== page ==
One thing we may not notice initially, but this is a place of music. We’ve heard songs all through the book of Revelation. This is a place of angels and archangels and all the company of heaven singing. We also might consider the words of Zephaniah,
17 The Lord your God is in your midst,
a mighty one who will save;
he will rejoice over you with gladness;
he will quiet you by his love;
he will exult over you with loud singing.
The Lord and His people and His angels and all creation are singing songs of joy and love.
As we consider this glorious picture, we might come to realize that even now we participate in the New Jerusalem. We have not entered the fullness of the promise to come, but we rehearse as we gather, as we worship, as we sing, as we hear the Good News, and as we eat the Good News in the bread and wine. We are rehearsing the promises of God even now.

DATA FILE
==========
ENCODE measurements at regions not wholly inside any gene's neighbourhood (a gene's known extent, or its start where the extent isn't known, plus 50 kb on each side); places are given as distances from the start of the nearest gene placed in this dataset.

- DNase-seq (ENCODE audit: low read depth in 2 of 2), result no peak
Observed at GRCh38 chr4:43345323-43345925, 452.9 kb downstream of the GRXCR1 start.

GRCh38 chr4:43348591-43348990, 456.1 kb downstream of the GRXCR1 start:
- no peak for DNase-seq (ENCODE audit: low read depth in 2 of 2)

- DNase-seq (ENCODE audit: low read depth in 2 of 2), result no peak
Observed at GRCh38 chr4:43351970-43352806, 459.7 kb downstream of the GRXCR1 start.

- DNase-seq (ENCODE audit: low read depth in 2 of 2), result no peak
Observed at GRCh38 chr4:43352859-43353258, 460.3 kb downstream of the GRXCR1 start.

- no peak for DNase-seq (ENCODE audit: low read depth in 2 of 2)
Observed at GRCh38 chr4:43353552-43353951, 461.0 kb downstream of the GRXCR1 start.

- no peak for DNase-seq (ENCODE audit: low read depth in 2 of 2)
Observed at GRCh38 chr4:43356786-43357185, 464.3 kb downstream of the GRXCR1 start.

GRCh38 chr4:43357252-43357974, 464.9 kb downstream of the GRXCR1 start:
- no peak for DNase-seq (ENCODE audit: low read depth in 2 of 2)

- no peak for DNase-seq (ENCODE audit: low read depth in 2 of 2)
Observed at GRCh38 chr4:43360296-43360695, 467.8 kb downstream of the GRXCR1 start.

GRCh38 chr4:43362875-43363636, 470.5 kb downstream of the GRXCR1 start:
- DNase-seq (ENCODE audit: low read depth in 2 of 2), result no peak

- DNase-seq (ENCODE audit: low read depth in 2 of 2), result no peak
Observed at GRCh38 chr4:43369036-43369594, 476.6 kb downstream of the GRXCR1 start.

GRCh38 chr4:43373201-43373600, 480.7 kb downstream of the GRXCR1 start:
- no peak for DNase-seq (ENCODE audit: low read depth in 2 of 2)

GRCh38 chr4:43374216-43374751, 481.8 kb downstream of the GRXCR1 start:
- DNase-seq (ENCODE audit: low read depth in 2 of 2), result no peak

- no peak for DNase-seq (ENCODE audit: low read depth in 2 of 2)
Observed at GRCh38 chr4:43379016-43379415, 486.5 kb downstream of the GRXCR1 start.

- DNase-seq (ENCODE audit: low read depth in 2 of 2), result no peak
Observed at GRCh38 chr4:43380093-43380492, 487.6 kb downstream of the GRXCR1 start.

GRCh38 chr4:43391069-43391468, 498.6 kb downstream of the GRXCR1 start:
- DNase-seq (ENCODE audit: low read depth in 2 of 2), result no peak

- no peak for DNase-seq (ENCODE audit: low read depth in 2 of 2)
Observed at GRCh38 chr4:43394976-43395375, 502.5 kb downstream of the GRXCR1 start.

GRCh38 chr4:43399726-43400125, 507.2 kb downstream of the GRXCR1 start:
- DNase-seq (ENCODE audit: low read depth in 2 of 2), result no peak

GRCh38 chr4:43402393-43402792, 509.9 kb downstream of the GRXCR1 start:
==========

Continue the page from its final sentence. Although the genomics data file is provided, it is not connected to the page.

Like the seven churches in Revelation, we participate in and through the promises of God. He sends us out into a culture that is so often distracted by lesser truths or even false truths. We are sent out as Ambassadors from the New Jerusalem with the promises of our great God and King Jesus Christ our Lord.
May we go forth as His lovers in a world that needs to hear and see His Good News.
 The Holy Bible: English Standard Version (Wheaton, IL: Crossway Bibles, 2016), Re 21:3.
 The Holy Bible: English Standard Version (Wheaton, IL: Crossway Bibles, 2016), Eze 37:26–27.
 The Holy Bible: English Standard Version (Wheaton, IL: Crossway Bibles, 2016), 1 Co 15:49.
 The Holy Bible: English Standard Version (Wheaton, IL: Crossway Bibles, 2016), 1 Co 3:12–15.
 The Holy Bible: English Standard Version (Wheaton, IL: Crossway Bibles, 2016), Zep 3:17.